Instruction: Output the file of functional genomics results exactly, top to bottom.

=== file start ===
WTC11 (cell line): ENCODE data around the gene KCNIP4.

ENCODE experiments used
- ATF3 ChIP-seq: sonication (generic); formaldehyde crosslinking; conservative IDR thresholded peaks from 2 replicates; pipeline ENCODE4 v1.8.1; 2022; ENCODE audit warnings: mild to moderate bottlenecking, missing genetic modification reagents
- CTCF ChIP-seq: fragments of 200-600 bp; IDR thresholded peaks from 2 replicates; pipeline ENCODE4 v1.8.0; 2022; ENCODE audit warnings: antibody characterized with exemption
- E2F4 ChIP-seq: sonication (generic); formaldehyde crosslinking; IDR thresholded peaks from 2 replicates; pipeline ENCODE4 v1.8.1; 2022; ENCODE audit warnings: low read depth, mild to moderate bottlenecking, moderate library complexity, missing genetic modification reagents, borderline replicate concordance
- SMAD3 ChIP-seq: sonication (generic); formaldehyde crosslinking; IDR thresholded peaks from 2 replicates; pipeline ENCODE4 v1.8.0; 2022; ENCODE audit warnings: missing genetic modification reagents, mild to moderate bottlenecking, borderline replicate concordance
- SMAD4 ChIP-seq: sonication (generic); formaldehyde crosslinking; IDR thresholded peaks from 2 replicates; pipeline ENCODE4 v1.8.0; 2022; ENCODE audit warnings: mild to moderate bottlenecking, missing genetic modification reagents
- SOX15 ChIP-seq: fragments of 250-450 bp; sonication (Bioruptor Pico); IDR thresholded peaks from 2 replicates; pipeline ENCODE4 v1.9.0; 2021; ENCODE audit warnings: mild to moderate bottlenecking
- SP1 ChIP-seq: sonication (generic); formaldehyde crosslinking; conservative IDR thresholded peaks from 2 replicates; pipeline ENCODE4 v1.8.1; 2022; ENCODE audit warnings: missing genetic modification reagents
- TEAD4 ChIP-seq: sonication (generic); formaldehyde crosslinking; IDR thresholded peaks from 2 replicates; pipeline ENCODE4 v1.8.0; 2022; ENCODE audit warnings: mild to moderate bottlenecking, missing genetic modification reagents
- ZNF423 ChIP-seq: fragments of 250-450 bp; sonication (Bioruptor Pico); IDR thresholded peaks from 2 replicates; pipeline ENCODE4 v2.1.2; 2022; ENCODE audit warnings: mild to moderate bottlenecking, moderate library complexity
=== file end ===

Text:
WTC11 (cell line): ENCODE data around the gene KCNIP4.

ENCODE experiments used
- ATF3 ChIP-seq: sonication (generic); formaldehyde crosslinking; conservative IDR thresholded peaks from 2 replicates; pipeline ENCODE4 v1.8.1; 2022; ENCODE audit warnings: mild to moderate bottlenecking, missing genetic modification reagents
- CTCF ChIP-seq: fragments of 200-600 bp; IDR thresholded peaks from 2 replicates; pipeline ENCODE4 v1.8.0; 2022; ENCODE audit warnings: antibody characterized with exemption
- E2F4 ChIP-seq: sonication (generic); formaldehyde crosslinking; IDR thresholded peaks from 2 replicates; pipeline ENCODE4 v1.8.1; 2022; ENCODE audit warnings: low read depth, mild to moderate bottlenecking, moderate library complexity, missing genetic modification reagents, borderline replicate concordance
- SMAD3 ChIP-seq: sonication (generic); formaldehyde crosslinking; IDR thresholded peaks from 2 replicates; pipeline ENCODE4 v1.8.0; 2022; ENCODE audit warnings: missing genetic modification reagents, mild to moderate bottlenecking, borderline replicate concordance
- SMAD4 ChIP-seq: sonication (generic); formaldehyde crosslinking; IDR thresholded peaks from 2 replicates; pipeline ENCODE4 v1.8.0; 2022; ENCODE audit warnings: mild to moderate bottlenecking, missing genetic modification reagents
- SOX15 ChIP-seq: fragments of 250-450 bp; sonication (Bioruptor Pico); IDR thresholded peaks from 2 replicates; pipeline ENCODE4 v1.9.0; 2021; ENCODE audit warnings: mild to moderate bottlenecking
- SP1 ChIP-seq: sonication (generic); formaldehyde crosslinking; conservative IDR thresholded peaks from 2 replicates; pipeline ENCODE4 v1.8.1; 2022; ENCODE audit warnings: missing genetic modification reagents
- TEAD4 ChIP-seq: sonication (generic); formaldehyde crosslinking; IDR thresholded peaks from 2 replicates; pipeline ENCODE4 v1.8.0; 2022; ENCODE audit warnings: mild to moderate bottlenecking, missing genetic modification reagents
- ZNF423 ChIP-seq: fragments of 250-450 bp; sonication (Bioruptor Pico); IDR thresholded peaks from 2 replicates; pipeline ENCODE4 v2.1.2; 2022; ENCODE audit warnings: mild to moderate bottlenecking, moderate library complexity